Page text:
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DISASTER MANAGEMENT
Asia struggles to cope as storms spread destruction

33 dead as Typhoon Fanapi sweeps across south China
Beijing (AFP) Sept 23, 2010 - Typhoon Fanapi, one of the strongest storms to hit China in years, has left 33 dead and 42 missing in devastating flooding and landslides in the nation's south, state press said Wednesday. Fanapi made landfall on the mainland Monday, one day after slamming Taiwan with heavy rains, killing two people and leaving more than 100 injured on the island. All of the mainland deaths occurred in southern China's Guangdong province, which saw its worst rains in a century, the official Xinhua news agency said.

Reports said five of the victims died after a dam burst, while two others were killed when their house collapsed. Of those missing, 25 disappeared in a rain-triggered mudslide, state media said. Over 78,000 people in Guangdong have been evacuated due to the storm, which destroyed some 1,400 homes, local authorities said, according to Xinhua. Initial direct economic losses amounted to two billion yuan (300 million dollars) Xinhua said. Fanapi, which has weakened to a low-pressure system, is moving west at a speed of up to 10 kilometres (six miles) an hour, bringing torrential rains in its wake, meteorologists said.

Parts of Guangdong province received 64 centimetres (25 inches) of rain in 24 hours, Xinhua cited the provincial flood control headquarters as saying. At its strongest point, when it hit Taiwan on Sunday, Fanapi was packing winds of up to 220 kilometres an hour and dumped up to 100 centimetres of rain in the south of the island. Industrial and agricultural damage wrought by the typhoon was estimated at around five billion Taiwan dollars (158 million US), according to the government in Taipei. Just over a year ago, Typhoon Morakot devastated southern Taiwan, leaving more than 700 people dead or missing in one of the island's worst natural disasters.
by Staff Writers
Beijing (AFP) Sept 23, 2010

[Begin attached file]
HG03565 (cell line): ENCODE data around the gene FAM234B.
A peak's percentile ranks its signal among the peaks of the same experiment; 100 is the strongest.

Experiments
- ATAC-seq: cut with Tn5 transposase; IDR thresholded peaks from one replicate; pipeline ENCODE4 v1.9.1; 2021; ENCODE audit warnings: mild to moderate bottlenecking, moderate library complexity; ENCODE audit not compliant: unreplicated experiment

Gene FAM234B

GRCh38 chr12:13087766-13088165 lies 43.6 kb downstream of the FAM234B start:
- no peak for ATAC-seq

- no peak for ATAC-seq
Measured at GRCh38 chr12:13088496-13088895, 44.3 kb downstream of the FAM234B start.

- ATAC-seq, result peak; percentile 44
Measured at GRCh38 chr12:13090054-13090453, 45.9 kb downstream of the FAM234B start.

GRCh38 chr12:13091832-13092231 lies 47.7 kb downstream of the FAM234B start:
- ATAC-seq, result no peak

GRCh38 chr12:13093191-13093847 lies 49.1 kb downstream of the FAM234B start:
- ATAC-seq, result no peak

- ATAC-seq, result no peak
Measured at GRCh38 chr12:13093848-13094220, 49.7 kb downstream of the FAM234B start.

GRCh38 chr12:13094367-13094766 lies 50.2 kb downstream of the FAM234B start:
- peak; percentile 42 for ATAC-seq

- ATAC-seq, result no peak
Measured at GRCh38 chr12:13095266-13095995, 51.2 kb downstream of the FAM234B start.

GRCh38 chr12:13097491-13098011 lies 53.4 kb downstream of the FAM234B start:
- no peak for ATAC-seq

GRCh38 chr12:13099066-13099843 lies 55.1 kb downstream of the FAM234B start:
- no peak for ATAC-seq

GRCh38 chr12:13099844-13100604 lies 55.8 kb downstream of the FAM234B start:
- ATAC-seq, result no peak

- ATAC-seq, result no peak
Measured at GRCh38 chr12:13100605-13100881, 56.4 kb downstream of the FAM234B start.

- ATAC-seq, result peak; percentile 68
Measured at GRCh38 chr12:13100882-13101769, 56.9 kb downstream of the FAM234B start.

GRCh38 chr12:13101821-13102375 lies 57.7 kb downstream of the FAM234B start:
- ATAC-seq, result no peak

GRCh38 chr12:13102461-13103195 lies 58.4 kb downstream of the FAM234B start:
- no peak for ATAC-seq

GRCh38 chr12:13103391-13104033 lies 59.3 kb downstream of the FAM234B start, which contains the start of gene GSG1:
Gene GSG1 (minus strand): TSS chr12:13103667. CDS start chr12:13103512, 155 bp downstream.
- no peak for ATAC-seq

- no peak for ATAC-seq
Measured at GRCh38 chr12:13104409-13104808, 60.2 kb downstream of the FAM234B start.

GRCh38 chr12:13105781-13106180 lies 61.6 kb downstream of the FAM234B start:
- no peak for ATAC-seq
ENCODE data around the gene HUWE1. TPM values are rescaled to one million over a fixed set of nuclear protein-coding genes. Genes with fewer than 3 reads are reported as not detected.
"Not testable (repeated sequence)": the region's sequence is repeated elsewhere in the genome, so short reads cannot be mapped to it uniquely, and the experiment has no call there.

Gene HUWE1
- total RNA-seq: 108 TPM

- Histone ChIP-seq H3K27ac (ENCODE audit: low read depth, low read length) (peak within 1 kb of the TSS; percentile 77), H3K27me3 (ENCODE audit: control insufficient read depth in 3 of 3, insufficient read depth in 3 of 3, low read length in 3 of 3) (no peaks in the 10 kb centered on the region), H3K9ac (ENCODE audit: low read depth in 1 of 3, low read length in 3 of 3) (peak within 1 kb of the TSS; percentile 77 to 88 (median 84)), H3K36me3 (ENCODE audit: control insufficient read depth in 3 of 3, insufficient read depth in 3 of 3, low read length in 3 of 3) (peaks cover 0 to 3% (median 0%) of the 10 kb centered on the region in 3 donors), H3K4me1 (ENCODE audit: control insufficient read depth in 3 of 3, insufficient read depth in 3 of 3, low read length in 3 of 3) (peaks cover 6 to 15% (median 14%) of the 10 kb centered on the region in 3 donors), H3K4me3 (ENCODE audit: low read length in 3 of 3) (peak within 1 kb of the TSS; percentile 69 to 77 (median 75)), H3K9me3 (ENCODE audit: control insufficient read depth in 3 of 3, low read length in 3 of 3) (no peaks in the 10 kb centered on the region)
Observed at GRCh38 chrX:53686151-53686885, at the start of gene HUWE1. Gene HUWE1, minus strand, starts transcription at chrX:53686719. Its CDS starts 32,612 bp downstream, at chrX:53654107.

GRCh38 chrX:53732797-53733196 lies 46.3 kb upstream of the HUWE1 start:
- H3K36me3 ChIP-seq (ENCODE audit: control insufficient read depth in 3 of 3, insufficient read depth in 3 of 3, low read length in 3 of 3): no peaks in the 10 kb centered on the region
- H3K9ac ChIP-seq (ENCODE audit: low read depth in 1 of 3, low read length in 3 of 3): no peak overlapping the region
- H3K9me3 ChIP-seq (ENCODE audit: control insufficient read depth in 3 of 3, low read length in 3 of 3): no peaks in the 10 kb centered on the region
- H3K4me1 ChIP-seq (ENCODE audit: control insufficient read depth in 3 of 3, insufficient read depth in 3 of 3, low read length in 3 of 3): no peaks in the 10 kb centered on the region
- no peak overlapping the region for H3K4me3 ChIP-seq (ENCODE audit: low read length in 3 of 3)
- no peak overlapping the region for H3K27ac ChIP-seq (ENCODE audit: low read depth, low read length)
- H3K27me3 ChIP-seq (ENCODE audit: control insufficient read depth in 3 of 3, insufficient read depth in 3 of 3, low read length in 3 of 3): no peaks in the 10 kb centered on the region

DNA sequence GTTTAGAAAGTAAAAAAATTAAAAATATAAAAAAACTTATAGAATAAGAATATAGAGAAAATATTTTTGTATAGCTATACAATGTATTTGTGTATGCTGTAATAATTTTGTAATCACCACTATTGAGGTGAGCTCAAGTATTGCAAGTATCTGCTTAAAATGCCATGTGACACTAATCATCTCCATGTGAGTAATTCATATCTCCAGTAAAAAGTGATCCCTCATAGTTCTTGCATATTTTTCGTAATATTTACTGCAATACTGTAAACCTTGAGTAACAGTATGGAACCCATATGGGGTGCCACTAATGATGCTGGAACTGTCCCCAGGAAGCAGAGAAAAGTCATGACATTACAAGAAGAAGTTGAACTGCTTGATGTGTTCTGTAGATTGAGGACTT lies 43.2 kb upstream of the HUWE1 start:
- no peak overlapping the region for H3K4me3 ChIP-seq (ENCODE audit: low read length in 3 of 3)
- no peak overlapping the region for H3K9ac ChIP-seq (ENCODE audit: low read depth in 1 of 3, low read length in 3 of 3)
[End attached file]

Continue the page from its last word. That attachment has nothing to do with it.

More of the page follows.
Severe storms and floods sweeping Asia this week have killed dozens of people and displaced hundreds of thousands across large swathes of the continent, with more storms forecast.

Record monsoon rain and the onslaught of tropical storm Fanapi wreaked devastation from South Korea to India, triggering landslides, washing away thousands of homes and tearing through roads and railways.

Thirty-three people have died and 42 are missing after Fanapi churned through southern China, while 65 people were killed in monsoon rain in India and 100,000 displaced after a lake burst in southern Pakistan.

Fanapi made landfall on mainland China on Monday, one day after slamming Taiwan with heavy rain, killing two people and leaving more than 100 injured on the island.

All of China's deaths occurred in the southern province of Guangdong, which saw its worst rain in a century, the official Xinhua news agency said on Wednesday.

Five died after a dam burst while two were killed when their house collapsed, the report said. Of the missing, 25 disappeared in a rain-triggered mudslide.

Over 78,000 people in Guangdong have been evacuated due to the storm, which destroyed some 1,400 homes, local authorities said, according to Xinhua.

Initial direct economic losses amounted to two billion yuan (300 million dollars), Xinhua said.

Fanapi was moving west at up to 10 kilometres (six miles) an hour, bringing torrential rain in its wake, meteorologists said.

At its strongest point, when it hit Taiwan on Sunday, Fanapi was packing winds of up to 220 kilometres an hour and dumped up to 1,000 millimetres (39 inches) of rain in the south of the island.

The storm caused damage estimated at around five billion Taiwan dollars (158 million US), officials said.